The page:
When you think of Norway, you think of fjords, right. Having had to travel to Norway quite frequently in the past, I never really had time to go sightseeing. About time I thought, so last weekend I headed to Stavanger to see some fjords. I went on a cruise around the Norwegian fjords near Stavanger
At first I wasn't sure if the tour with Rodne was going ahead, as rain was coming down in buckets. But around 15 mins before departure time, a boat appeared at the docks and I rushed inside.
There weren't many other passengers, but it was warm and dry inside.
We left the port of Stavanger and made our way towards the bladibla fjord. There was no real life tour guide on the boat, but we were informed of the stuff we saw along the way by a female voice recording that was preceded by the sound of a nautical sounding bell. And depending on how dramatic the location was, the view was cheesily soundtracked with classical music.
What wasn't cheesy was the scenery. The first part was still quite residential with lovely holiday homes sprinkled along the hills of the fjord-line. The further away from Stavanger we got, the bigger the houses became. Apparently real estate is quite pricey here, and it was easy to see why; the views from them were just stunning.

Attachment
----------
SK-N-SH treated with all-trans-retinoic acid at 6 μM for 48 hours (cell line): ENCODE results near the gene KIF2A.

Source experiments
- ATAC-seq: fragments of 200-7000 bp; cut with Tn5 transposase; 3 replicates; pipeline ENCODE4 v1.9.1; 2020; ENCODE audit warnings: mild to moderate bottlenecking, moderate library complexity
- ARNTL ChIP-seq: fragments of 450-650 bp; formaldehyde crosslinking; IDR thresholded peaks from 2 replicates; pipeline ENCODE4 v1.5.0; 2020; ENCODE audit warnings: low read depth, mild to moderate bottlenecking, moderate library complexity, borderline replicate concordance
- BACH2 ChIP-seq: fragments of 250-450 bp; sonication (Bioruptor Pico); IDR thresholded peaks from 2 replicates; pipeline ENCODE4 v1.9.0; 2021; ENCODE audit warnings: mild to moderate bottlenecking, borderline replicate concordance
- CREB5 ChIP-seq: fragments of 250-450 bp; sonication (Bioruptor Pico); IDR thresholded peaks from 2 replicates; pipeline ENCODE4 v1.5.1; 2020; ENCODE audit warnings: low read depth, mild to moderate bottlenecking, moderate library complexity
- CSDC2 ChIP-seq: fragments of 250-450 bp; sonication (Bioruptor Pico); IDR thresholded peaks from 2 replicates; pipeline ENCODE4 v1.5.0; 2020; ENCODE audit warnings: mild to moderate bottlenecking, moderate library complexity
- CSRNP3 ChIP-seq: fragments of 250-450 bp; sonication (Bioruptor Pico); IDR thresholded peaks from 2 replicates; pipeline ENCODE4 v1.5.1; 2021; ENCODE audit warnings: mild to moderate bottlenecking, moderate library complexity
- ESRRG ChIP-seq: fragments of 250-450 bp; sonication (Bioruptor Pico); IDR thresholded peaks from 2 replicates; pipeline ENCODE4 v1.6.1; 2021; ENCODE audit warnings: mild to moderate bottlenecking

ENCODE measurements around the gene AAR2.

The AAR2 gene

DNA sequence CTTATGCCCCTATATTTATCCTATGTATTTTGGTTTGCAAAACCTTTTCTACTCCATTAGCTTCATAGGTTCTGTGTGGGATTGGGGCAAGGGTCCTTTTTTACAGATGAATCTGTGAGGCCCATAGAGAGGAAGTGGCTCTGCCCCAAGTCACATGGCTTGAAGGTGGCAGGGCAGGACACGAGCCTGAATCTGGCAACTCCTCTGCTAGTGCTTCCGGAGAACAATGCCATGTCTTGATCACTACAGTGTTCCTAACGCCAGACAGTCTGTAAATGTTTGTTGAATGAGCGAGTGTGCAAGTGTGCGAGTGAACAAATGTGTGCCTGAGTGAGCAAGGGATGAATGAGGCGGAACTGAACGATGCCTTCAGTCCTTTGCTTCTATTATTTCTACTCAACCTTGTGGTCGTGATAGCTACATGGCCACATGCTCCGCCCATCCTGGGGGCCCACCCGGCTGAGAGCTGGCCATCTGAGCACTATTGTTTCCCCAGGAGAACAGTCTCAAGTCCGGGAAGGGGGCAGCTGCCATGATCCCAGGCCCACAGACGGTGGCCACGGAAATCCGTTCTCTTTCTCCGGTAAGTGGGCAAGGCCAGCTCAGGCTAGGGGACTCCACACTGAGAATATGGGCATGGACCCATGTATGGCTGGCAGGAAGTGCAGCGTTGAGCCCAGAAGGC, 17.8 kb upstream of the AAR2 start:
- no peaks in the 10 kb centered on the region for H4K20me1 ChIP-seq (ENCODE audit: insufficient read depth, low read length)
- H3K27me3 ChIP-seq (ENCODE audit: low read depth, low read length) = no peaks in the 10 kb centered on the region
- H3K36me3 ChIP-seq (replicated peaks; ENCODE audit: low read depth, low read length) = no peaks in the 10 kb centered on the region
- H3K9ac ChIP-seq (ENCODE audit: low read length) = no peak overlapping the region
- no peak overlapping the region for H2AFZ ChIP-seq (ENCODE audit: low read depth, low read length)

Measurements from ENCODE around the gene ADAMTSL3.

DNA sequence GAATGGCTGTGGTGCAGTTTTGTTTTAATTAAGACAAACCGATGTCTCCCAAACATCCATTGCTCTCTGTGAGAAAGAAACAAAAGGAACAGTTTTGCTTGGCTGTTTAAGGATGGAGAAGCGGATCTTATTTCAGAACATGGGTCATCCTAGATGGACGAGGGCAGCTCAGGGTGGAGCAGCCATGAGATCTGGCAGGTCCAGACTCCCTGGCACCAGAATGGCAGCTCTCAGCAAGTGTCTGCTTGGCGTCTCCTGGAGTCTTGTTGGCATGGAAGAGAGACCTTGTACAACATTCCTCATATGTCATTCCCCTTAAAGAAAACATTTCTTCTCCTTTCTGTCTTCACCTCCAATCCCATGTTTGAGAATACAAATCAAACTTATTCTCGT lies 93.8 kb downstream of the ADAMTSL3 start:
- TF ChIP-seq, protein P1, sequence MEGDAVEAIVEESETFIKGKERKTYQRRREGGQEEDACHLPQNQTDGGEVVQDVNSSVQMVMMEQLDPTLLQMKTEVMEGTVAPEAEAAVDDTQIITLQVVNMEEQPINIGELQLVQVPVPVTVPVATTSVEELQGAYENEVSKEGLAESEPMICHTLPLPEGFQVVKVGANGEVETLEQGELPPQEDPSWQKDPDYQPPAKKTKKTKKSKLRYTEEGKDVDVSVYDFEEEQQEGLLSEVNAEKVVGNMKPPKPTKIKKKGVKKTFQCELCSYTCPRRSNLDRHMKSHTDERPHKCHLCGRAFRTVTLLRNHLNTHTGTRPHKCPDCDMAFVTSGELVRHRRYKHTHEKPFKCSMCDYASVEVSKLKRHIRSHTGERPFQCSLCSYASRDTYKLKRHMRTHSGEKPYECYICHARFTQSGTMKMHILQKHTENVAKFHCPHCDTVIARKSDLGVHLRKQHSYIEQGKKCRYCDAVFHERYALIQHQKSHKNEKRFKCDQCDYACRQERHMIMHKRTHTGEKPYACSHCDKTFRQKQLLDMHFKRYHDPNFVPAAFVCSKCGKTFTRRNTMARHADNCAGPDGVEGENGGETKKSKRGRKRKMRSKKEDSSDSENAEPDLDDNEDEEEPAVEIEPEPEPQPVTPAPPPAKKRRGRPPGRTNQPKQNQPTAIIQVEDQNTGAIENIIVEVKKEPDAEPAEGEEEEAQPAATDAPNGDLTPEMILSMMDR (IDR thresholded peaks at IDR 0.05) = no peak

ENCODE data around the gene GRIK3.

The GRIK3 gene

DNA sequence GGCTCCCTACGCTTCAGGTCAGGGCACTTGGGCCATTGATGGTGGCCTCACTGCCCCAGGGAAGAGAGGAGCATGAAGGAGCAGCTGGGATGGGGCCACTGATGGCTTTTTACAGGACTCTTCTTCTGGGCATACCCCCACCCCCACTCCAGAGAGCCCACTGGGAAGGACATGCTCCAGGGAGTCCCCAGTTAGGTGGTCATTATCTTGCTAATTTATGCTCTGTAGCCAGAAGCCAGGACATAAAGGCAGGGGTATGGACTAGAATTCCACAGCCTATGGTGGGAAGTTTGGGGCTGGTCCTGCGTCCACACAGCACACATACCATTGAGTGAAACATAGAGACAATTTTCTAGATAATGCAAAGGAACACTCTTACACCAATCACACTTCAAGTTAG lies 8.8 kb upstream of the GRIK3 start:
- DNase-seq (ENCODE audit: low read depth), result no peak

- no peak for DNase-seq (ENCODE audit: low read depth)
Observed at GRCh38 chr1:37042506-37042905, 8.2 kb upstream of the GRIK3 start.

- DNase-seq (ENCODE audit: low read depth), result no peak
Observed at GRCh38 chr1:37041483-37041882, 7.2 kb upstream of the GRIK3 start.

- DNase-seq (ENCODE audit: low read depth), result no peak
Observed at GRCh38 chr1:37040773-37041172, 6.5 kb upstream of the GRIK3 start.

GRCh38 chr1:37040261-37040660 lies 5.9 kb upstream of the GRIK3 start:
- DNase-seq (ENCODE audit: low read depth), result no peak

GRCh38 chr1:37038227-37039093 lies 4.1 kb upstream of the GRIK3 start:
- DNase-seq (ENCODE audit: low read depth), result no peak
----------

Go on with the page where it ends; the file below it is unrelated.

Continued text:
There were lots of little inlets, with typically Norwegian coloured houses with matching boat houses along the shore. We saw some salmon farms and a very secluded restaurant that is apparently used for business outings and company events.
When we continued down into the Lysefjord the scenery became a lot more dramatic; The banks of the fjord were suddenly towering over our little boat and water was cascading from the top of them, spilling melted mountain snow into the fjord water. Ahead in the distance, snow-capped mountains were looming along the horizon. It was a magical sight to see.
We stopped for some photo ops at the famous Pulpit Rock and our final stop was at the bladibla waterfall. Its water is so fresh, you can drink it without problem. And this is exactly what we did. One of the guys on board the boat, hooked a bucket up to a long metal rod and while the boat moved as close as possible to the waterfall, the bucket filled up with ice cold melted snow. And it was refreshingly cold.
After a two hour scenic ride, it was time to return to Stavanger while taking in the last fjord vistas before disembarking the boat on the Stavanger docks again.
Now that is an exciting answer to the question 'What did you do on the weekend?' Oh I just cruised around the Norwegian fjords and drank water from a waterfall.